Startribune.com digital sports editor Howard Sinker used to cover the Twins and now shares season tickets with friends in Section 219 of Target Field. He blogs about baseball from the perspective of a long-time fan who loves the game, doesn’t always believe the hype and likes hearing what others think. Howard sometimes talks about sports with Cathy Wurzer on MPR's Morning Edition.
I would bet that Kevin Correia never imagined that he would be featured in a commercial touting the Twins chances in 2013. Without being harsh -- because the day when pitchers and catchers report to spring training is no time for snark -- the 10-year veteran with the sub-.500 record doesn't exactly inspire the kind of optimism that I'd like to associate with February in Fort Myers.
Of course, that the Twins have resorted to sarcasm in their radio ads doesn't help, either. You've probably heard it, the ad about "your new pitchers" -- Vance Worley, Correia and Mike Pelfrey -- and how "they'll win every game! Yessssss!"
That doesn't even qualify as a sorta deep thought, although I guess it's better than "Fighting for fourth place since 2011."
The best thing the Twins have going for them is a Twin Cities sports market that has taken a dramatic and stunning nosedive in recent weeks. The Timberwolves have gone from possible playoff contender to their natural habitat of last place. The Wild are celebrating its first road victory and have already turned the Xcel Energy Center crowd to booing. Tubby Smith and his Gophers have become a dispiriting train wreck. Jerry Kill and his Gophers just signed the lowest-ranked recruiting class in the Big Ten.
Even Don Lucia and his Gophers, the best reason for hope among local teams of some profile, have dropped from No. 1 in the national rankings -- dropping behind a college you probably can't name and almost certainly can't find on a map.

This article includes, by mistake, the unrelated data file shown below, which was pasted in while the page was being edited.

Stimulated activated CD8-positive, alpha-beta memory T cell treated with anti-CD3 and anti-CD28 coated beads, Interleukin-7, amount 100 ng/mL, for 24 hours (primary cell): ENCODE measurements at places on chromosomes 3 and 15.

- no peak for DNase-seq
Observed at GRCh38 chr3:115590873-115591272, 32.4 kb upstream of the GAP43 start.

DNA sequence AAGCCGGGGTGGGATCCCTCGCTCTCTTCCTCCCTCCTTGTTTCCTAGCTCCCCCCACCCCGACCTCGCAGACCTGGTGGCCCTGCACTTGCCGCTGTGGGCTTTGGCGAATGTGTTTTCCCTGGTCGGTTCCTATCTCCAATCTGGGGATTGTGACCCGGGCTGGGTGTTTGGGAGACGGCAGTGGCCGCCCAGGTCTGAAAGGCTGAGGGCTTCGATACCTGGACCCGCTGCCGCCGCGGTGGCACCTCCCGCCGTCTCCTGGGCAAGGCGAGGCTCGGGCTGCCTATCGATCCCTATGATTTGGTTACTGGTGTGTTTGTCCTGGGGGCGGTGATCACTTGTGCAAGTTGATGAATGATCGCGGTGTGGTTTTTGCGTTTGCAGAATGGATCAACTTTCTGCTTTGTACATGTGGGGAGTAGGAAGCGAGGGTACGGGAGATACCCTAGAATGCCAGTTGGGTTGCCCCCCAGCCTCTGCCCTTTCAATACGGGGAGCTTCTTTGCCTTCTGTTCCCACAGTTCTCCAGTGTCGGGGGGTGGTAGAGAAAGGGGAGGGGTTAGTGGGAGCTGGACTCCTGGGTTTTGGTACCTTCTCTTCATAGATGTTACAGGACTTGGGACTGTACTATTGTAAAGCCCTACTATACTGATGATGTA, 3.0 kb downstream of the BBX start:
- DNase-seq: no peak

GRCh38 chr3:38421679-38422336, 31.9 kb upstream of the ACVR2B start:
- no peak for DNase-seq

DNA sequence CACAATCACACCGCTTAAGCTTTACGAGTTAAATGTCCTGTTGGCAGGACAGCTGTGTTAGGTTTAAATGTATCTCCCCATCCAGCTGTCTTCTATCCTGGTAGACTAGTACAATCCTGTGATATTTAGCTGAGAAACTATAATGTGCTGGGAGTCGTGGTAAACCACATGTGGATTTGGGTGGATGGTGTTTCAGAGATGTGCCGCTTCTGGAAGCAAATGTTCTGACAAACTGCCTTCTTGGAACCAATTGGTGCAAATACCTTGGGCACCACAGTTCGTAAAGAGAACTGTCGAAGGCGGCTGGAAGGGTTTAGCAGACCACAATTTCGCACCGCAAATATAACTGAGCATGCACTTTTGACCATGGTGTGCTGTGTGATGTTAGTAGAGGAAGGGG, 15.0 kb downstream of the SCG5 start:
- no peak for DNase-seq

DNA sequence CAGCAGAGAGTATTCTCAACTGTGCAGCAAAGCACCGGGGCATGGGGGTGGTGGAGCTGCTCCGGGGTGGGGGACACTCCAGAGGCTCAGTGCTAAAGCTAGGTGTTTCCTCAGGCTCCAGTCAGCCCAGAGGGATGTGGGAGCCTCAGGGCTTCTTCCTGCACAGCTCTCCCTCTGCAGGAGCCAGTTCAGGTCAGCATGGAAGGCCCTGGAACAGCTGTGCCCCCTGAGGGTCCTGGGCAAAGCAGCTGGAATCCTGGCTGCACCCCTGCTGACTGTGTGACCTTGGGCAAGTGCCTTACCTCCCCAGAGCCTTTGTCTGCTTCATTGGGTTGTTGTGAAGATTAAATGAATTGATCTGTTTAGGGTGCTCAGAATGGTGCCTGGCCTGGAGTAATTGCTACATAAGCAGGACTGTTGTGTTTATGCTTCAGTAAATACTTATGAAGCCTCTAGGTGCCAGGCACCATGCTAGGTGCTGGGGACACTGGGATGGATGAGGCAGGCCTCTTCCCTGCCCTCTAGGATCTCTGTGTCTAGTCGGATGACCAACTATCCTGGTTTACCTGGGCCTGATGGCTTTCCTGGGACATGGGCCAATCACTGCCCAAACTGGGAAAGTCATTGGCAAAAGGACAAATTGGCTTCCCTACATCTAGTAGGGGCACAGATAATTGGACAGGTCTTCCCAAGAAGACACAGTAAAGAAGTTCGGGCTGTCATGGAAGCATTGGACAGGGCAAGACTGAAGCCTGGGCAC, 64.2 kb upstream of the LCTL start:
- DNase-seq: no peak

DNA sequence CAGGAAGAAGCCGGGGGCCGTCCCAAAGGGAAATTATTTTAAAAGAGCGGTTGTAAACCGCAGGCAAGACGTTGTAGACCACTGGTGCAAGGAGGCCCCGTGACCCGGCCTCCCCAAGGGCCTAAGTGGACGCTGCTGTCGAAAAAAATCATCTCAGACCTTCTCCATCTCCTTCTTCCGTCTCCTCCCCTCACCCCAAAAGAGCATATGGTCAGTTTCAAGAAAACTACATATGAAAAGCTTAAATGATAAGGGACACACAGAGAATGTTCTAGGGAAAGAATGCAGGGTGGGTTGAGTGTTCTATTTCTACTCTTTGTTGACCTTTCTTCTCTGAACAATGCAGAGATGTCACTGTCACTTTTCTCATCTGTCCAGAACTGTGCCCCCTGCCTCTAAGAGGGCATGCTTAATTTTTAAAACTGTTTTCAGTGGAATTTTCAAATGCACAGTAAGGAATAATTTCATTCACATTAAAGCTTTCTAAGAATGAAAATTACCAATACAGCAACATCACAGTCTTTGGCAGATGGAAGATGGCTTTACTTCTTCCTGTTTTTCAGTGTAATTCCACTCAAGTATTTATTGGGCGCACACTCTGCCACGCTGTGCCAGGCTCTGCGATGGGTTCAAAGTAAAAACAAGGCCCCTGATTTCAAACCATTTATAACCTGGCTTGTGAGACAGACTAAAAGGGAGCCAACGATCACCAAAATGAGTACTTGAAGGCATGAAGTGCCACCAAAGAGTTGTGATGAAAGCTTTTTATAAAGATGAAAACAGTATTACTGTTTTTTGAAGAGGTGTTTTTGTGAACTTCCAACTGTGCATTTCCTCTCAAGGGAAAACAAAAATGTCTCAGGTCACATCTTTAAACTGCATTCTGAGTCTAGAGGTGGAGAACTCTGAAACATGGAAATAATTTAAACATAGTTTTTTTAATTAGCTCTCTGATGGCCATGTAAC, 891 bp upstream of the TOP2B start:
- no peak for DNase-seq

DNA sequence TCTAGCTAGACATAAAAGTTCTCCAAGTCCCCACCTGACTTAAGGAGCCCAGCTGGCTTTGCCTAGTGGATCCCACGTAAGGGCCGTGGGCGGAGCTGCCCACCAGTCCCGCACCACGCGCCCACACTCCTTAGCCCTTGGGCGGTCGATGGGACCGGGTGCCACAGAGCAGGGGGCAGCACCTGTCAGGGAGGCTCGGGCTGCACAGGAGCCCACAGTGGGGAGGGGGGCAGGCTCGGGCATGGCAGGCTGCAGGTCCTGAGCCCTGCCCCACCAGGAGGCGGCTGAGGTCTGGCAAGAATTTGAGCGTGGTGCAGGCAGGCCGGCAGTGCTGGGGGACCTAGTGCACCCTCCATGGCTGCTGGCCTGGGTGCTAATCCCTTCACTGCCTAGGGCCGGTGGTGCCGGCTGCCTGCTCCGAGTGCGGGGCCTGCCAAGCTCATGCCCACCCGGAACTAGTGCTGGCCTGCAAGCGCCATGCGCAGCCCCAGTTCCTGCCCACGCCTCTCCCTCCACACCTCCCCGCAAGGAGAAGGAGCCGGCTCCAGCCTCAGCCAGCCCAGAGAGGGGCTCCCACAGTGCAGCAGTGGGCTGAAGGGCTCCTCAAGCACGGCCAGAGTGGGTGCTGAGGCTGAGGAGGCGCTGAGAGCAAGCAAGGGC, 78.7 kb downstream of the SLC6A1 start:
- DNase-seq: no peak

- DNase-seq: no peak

It's enough to make you want to follow Class A high school hockey.
It is onto that bleak landscape that the Twins step this week with their pitchers and catchers -- the healthy ones, anyway -- going through the preseason rituals that will excite many of us, at present, only because they're taking place in warm weather.
This is the time of year when we'll hear guys like Pelfrey saying stuff like this: "From my understanding, this offense is going to put up some runs. If we can keep them in the game and get the ball over to the bullpen, I like our chances." (Read that one here.)
That's an offense without a leadoff or No. 2 hitter, at present, and more positions in the lineup unsettled than settled. And the comments come from a pitcher who had Tommy John surgery on May 1 and expects to be ready for the start of the season. From Adrian Peterson's knee to Pelfrey's arm to God's ears, I suppose.
Remember, at this time last year we were excited about Joel Zumaya.
Here's the disconnect between what you read and hear from the experts and you may be feeling as a fan: Many of the experts are willing to buy into the drawing of a bigger picture and have the patience needed to wait for it to come into view. They can look at a team that's dropped dramatically from first to worst in its division and offer wisdom about the benefits of waiting a couple of more years until things will be better. They'll contend that the minor-league system, after a significant dry spell, is stocked full of hope -- and fans should be patient for 20-whenever.
I've heard those experts talk about the inevitable "down cycles," the wisdom of piling up prospects and their disdain for fans who want the Twins to take shortcuts to success. I saw a tweet from a radio guy about how the Wild's slow start justifies the Twins approach.
I've heard fans argue that a "down cycle" should have the Twins on the edge of contention instead of battling to lose fewer than 100 games. I've heard the skepticism about relying so heavily on prospects, steeped in the list of failures that any serious fan can create if given a few minutes. I've contended that bringing in veteran players to hold down key positions until the prospects are expected to be ready isn't a shortcut as much as it's an obligation from a financially able ownership to its ticket-buying public.
So far, I've kept the promise of my last post not to use the phrase "Kansas City North" in describing the Twins -- and I'm not going to use the phrase "Kansas City North" because snark will not come from this keyboard on the day that pitchers and catchers report.
After all, we've been promised that Worley, Correia and Pelfrey are going to win every game! Yessssss!
So cheer up, OK?
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